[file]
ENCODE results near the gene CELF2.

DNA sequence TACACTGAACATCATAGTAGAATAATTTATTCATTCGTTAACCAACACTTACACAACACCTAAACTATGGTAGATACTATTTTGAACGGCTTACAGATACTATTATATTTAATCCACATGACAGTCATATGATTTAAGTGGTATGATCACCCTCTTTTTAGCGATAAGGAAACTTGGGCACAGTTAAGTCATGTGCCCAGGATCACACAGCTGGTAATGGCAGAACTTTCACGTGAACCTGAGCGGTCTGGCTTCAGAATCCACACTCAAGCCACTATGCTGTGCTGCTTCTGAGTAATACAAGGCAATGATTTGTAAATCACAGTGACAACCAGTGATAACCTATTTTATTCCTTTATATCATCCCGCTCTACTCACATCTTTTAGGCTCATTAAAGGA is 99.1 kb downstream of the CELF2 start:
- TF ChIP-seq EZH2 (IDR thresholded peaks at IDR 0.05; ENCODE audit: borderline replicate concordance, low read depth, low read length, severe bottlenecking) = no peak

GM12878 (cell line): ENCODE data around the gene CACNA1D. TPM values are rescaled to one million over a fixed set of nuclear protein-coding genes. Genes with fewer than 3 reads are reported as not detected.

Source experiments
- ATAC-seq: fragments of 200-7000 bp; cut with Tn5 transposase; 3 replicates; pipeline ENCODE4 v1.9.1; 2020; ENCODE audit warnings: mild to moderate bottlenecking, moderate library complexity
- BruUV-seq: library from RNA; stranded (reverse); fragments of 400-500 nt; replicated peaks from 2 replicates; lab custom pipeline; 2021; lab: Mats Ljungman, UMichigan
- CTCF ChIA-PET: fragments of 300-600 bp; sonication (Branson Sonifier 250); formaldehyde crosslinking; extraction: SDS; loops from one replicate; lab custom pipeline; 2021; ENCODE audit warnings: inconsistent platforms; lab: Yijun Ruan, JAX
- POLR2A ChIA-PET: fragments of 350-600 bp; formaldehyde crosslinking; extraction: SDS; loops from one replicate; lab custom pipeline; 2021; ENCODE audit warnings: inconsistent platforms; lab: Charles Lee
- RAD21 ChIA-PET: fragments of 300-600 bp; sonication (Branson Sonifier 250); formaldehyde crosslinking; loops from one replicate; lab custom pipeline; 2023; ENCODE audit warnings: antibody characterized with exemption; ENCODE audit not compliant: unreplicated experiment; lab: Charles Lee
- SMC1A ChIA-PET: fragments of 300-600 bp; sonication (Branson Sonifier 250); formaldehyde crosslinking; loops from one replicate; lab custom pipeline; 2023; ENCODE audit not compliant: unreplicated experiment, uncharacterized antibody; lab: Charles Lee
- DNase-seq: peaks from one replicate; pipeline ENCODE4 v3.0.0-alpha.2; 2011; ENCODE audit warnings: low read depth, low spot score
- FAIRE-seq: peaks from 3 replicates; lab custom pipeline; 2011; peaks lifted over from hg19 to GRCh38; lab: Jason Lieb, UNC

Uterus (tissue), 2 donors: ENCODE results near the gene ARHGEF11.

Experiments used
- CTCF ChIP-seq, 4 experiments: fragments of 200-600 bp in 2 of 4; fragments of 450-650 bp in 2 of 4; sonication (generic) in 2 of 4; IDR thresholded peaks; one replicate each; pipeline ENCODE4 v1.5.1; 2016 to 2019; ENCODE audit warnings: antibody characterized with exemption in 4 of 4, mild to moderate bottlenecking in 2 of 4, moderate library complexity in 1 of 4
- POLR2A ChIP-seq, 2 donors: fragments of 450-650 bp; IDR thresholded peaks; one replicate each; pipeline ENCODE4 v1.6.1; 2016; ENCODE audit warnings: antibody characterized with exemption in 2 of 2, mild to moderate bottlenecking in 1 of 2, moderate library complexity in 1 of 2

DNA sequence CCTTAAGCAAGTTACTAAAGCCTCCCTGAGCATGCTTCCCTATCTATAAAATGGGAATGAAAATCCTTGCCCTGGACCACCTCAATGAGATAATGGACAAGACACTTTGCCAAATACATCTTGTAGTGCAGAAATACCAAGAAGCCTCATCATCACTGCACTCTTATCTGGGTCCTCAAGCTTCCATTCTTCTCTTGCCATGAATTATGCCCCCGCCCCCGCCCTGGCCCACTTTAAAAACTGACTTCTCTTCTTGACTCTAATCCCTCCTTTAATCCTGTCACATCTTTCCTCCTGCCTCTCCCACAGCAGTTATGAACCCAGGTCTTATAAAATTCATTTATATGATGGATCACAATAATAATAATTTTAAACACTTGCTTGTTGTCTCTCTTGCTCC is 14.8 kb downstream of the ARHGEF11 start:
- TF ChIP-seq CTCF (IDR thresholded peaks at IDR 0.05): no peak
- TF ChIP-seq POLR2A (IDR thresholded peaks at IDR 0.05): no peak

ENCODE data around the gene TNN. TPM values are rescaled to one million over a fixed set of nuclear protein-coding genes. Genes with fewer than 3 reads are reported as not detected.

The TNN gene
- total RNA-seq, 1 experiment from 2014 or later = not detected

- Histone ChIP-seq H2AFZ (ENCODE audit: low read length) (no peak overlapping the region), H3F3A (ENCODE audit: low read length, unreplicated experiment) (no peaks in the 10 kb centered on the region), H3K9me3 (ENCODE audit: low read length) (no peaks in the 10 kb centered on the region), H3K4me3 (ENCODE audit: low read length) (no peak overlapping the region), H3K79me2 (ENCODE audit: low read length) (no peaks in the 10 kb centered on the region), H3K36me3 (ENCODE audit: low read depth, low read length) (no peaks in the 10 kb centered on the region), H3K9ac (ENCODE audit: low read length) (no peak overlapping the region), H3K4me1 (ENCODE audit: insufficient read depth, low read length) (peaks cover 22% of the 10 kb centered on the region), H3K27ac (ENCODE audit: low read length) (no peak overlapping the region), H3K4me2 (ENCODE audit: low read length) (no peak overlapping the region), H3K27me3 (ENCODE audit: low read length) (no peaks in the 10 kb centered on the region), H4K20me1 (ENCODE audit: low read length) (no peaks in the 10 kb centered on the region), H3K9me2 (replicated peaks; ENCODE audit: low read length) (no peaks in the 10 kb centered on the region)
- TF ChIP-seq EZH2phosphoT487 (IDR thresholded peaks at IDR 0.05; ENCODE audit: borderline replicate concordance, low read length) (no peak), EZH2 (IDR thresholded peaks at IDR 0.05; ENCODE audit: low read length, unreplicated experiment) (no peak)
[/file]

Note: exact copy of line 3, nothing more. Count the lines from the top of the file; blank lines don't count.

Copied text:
- TF ChIP-seq EZH2 (IDR thresholded peaks at IDR 0.05; ENCODE audit: borderline replicate concordance, low read depth, low read length, severe bottlenecking) = no peak